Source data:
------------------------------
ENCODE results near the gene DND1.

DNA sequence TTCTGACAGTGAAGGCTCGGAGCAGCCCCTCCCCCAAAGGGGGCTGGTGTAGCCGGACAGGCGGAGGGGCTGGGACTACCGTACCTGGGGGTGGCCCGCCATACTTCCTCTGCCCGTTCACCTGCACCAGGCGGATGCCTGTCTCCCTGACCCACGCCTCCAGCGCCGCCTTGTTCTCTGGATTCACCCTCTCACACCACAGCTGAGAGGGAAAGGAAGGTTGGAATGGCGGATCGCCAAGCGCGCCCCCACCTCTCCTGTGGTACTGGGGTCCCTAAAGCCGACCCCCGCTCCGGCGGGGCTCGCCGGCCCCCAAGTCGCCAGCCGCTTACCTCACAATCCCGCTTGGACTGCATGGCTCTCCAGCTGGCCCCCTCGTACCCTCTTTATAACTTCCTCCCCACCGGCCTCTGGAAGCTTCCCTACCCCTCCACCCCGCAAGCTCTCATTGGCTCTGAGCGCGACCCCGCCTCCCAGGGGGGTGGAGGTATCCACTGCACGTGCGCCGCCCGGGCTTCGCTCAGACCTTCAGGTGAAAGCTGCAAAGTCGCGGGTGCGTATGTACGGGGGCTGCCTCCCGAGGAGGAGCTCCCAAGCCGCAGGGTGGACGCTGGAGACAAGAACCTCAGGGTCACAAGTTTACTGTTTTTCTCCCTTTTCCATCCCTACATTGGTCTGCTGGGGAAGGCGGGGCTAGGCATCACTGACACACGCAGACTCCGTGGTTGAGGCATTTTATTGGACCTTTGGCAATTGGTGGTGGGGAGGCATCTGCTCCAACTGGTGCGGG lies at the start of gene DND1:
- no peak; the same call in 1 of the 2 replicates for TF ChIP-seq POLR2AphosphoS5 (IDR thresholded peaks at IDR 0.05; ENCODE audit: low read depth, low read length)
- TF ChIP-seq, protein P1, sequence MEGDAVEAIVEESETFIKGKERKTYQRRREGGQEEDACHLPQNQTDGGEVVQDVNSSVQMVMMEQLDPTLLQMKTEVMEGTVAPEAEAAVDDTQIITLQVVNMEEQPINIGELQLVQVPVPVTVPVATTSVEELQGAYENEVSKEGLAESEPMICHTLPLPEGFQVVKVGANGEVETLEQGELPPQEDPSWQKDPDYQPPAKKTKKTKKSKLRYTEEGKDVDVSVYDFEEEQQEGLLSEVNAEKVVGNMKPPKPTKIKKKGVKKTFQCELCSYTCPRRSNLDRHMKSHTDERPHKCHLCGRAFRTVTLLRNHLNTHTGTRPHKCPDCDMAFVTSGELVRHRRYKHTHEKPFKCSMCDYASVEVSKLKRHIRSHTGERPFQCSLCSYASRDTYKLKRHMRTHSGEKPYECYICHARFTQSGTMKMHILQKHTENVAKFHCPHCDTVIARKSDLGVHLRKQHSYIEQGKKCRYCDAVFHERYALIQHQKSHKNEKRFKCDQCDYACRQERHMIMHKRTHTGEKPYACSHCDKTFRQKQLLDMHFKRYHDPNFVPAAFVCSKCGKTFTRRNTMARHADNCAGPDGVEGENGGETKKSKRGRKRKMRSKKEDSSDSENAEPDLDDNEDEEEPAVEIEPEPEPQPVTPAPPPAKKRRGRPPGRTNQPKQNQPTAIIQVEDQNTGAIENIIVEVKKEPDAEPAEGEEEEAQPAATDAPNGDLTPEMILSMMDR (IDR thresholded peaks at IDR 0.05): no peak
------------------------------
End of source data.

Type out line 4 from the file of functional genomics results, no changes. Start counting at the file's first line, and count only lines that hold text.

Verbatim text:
- TF ChIP-seq, protein P1, sequence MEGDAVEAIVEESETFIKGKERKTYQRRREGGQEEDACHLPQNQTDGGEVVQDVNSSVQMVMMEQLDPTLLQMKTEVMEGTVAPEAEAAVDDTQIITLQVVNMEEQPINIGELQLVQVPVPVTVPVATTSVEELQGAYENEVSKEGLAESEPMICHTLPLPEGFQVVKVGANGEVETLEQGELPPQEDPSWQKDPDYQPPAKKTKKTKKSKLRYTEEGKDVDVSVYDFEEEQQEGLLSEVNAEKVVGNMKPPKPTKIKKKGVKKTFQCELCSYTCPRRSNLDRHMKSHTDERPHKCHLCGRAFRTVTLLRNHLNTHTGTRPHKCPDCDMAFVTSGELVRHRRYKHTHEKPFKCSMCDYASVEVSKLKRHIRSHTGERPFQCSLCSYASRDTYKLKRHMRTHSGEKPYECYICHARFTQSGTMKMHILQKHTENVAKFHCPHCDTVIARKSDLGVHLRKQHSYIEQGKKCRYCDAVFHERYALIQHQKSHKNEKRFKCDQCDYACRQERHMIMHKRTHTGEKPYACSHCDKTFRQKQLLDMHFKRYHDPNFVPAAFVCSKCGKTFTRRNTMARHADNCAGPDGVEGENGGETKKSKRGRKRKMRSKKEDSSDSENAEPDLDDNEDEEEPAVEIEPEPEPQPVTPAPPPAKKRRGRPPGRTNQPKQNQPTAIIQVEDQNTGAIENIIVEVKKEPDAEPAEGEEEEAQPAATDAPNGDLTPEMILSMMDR (IDR thresholded peaks at IDR 0.05): no peak